How to be Creepy

  1. Stare. Nothing says ‘creepy’ so much as a dry, fixed, glittering, inflexible eyeball. Set your face into a single expression, or one of a limited range, for long enough and the lines of your face will radiate the unsettling, the uncanny and the existentially repellent. ‘The inexpressive face is the mirror of a shallow soul.’ The cruder, less expressive, less nuanced the muscles of your face (particularly around the eyes), the more your face will take on the look of that creepiest of objects, the mask.
  2. The smirk — the up-and-coming creep should favour the thin, knowing, cheerless, tight-little smirk above all other laughs. Do try not to laugh fully. If you have to, make it a terrifying, desperation-tinged shout of triumph, or the kind of lascivious cackle that reveals unexpected crudeness.
  3. For added creep, repeat the smirk. Any kind of minor or polite laugh — chortle, smirk, burping guffaw — instantly takes on a intensely disturbing hue if you repeat it exactly.
  4. Just be there. Don’t leap out at people or make them jump — that’s for amateurs — far more chilling to just be standing in an unexpected place, ideally in a slightly unusual position. Facing the wall works very wonderfully.
  5. Want sex, want it hard and want it constantly. The more you want the more this wanting will ooze out of your pores in an oily, unctuous, repellent hard-to-define but easy-to-detect atmosphere of spiritual sickness. (nb. Take no pleasure in such interactions for themselves — this is the mark of the playful and admired flirt, a completely different species to the creep; all interactions must be fuelled by your dry, hand-rubbing plans for getting).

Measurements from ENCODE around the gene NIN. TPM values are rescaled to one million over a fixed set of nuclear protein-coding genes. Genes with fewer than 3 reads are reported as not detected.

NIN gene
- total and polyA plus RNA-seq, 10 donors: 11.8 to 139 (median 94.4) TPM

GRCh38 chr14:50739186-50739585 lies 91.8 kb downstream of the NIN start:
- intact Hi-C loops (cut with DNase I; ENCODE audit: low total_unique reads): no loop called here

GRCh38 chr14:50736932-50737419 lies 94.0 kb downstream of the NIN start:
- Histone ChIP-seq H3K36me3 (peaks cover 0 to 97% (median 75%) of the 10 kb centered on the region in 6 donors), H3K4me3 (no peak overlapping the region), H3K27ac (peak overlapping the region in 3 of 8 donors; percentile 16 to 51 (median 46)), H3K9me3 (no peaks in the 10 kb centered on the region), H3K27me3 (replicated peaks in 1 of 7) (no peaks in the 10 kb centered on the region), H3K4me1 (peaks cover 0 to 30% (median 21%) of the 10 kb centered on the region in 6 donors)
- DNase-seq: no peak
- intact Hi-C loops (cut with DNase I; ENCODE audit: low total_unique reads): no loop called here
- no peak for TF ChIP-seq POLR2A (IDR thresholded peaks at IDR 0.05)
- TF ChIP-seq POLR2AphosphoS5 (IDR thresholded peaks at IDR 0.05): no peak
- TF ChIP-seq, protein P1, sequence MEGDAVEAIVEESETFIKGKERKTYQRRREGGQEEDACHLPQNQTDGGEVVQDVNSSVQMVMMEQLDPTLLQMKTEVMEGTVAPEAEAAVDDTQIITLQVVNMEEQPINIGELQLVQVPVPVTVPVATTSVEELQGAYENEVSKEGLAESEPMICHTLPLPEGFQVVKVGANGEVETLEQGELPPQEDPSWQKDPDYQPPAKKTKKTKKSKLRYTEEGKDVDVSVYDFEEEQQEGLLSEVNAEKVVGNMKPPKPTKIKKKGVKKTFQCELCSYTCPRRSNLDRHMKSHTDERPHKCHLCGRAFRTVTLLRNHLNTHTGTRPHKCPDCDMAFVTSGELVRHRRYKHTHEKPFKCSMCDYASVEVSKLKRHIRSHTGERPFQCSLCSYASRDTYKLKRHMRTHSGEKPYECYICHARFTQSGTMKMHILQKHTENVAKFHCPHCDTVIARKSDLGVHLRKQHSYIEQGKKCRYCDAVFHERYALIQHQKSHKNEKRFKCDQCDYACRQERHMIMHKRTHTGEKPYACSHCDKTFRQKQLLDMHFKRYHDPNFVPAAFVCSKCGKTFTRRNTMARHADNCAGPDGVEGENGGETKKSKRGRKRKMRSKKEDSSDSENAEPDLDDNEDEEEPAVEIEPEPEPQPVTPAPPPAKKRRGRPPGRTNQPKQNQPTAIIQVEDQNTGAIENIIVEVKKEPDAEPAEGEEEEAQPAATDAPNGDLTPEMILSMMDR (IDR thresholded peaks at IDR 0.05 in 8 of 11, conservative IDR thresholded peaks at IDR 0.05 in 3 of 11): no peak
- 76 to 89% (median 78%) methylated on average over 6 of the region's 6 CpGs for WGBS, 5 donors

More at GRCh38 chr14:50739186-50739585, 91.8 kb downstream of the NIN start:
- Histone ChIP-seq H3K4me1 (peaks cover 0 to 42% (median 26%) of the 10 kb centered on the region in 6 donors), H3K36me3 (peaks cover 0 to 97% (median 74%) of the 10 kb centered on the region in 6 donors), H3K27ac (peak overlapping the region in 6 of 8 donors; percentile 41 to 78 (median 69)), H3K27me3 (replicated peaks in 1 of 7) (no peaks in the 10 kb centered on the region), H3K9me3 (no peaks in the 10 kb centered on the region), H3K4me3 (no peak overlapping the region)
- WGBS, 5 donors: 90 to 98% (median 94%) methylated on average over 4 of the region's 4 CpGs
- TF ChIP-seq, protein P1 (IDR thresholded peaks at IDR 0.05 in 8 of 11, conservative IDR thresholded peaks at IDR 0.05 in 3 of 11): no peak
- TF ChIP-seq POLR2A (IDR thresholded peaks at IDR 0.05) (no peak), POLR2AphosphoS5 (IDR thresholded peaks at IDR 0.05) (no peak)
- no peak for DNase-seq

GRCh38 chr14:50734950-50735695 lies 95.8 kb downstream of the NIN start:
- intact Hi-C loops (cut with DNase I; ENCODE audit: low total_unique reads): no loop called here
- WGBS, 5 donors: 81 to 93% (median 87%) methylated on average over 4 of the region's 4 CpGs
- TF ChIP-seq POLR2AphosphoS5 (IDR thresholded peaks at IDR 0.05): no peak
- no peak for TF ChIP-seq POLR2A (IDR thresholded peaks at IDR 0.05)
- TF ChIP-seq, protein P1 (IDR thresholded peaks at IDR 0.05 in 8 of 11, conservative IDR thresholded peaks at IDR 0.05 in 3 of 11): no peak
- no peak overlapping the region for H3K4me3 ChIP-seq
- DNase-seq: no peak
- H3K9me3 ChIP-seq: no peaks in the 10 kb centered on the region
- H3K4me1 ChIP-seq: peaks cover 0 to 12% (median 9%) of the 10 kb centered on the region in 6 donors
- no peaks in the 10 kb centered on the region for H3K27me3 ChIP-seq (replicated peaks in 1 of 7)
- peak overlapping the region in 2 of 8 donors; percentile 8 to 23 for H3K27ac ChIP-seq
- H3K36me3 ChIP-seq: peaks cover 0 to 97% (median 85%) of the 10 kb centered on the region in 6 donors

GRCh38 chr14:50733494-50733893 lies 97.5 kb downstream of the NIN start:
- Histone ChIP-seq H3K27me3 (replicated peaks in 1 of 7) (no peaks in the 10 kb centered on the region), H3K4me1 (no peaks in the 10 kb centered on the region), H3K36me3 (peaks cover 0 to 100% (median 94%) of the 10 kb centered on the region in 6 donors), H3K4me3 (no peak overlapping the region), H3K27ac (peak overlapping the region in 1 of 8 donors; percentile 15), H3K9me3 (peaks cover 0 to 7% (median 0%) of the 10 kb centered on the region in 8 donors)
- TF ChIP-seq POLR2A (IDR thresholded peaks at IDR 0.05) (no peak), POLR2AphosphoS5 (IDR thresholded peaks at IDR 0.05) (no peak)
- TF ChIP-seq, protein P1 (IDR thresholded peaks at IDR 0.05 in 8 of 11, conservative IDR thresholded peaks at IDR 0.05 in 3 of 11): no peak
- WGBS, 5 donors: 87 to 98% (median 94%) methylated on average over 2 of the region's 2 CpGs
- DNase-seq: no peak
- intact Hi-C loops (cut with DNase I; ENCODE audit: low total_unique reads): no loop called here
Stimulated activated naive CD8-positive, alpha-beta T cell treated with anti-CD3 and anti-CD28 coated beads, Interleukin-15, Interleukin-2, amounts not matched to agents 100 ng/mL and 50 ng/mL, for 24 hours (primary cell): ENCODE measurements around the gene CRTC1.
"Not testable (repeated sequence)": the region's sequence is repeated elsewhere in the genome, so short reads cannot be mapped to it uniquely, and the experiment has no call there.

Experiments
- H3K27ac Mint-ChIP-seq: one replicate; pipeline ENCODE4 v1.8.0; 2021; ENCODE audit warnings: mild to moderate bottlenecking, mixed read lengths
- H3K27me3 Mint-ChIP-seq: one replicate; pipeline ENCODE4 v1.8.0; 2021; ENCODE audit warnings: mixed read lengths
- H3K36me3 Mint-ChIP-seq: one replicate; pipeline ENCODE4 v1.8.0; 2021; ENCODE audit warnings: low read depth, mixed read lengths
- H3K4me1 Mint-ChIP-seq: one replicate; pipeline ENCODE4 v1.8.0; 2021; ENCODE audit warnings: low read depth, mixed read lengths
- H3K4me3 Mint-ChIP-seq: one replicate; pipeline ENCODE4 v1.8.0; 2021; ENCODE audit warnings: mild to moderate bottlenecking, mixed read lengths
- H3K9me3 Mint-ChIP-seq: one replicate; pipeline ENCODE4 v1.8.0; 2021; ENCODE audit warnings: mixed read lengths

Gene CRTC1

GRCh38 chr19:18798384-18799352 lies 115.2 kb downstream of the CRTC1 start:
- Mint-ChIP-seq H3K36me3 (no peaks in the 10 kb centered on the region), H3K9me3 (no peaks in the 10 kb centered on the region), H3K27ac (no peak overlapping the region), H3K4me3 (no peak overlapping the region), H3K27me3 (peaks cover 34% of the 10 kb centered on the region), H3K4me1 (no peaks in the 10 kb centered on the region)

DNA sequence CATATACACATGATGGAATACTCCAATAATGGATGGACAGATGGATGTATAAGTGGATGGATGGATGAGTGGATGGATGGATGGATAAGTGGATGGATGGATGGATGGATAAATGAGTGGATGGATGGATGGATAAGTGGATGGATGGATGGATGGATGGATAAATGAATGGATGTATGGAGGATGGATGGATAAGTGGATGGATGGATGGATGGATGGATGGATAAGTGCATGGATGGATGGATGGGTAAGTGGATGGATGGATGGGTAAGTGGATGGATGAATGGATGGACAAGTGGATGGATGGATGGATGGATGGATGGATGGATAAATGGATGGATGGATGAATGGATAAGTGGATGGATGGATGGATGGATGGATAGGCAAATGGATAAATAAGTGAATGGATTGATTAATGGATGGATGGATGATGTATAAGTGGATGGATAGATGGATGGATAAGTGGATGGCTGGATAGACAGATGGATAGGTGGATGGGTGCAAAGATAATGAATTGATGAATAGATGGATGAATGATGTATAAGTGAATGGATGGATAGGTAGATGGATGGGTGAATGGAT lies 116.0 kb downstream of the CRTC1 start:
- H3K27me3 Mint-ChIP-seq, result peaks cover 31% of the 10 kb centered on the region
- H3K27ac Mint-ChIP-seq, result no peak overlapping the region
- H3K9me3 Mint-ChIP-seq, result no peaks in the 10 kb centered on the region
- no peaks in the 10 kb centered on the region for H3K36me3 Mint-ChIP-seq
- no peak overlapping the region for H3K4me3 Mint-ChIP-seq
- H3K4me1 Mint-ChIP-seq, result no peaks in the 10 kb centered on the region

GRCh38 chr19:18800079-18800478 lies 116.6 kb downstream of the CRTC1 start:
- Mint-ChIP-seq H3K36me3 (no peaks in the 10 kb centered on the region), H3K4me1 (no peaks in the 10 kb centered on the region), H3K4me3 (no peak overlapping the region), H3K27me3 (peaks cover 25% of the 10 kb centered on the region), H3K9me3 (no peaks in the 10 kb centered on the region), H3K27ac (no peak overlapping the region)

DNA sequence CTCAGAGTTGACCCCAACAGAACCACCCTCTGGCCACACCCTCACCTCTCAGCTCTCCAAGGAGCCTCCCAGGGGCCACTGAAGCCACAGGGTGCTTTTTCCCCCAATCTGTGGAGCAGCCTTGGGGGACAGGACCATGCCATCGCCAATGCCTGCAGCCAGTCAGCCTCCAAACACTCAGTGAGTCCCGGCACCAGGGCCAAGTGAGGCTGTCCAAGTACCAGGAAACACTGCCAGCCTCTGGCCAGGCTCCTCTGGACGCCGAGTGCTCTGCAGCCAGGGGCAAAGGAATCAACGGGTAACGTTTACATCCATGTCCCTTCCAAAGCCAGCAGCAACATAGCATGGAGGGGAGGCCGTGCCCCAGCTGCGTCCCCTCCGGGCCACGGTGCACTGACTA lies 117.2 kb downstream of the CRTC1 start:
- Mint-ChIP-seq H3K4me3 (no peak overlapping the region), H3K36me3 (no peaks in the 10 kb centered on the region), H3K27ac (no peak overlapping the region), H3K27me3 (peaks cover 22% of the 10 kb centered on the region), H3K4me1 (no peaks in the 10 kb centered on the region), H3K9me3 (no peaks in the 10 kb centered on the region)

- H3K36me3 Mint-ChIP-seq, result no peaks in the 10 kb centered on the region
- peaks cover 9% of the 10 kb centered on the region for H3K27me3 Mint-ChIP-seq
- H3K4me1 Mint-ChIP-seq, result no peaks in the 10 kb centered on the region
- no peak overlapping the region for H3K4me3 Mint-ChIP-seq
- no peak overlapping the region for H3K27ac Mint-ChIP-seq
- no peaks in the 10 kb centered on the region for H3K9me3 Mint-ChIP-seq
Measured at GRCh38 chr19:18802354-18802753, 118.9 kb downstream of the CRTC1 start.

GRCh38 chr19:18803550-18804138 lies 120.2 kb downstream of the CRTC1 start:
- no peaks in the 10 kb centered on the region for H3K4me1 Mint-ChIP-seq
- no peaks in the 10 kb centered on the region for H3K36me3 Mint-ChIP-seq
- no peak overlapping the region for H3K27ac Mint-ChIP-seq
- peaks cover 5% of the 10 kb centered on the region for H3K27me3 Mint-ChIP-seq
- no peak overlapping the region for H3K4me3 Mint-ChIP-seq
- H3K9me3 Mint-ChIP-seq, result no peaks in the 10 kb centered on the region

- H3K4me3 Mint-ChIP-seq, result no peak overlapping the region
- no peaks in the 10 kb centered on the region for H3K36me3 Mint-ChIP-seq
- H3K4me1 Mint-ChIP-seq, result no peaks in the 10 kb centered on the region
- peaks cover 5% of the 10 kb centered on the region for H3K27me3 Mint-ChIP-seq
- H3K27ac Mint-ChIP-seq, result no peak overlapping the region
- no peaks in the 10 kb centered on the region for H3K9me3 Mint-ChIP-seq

6. Constantly fixedly wanting power works too, although really it’s the same thing.
  7. Slowly, slowly, turn your head…
  8. …in fact unnatural speeds and sizes can be marvellously creepy. If you have extremely long thin legs and gigantic hands suddenly scuttling up a road at 4x ordinary speed produces a top-notch creep, bordering on gut-sucking terror, or slowing your voice down to a slurry drawl; but be careful that you don’t spill over into comedy — you’d be surprised how similar the two can be.
  9. Setting is important. Hovering a few feet in the air on the beach – not creepy. Hovering a few feet in the air in a huge deserted building – creepy. In the middle; Tescos.
  10. Possession. At the top of the creepy sycamore-tree is possession by the devil, but you don’t need to aim so high to achieve the same kind of effect. Certain emotions — intense fear, anxiety, desperation, anger, over-excitement and that sly provocative cruelty that can come over children — are quite diabolic enough. Anything that gives the impression that you have been taken over will strike subtle horror into the hearts of those who know and love you.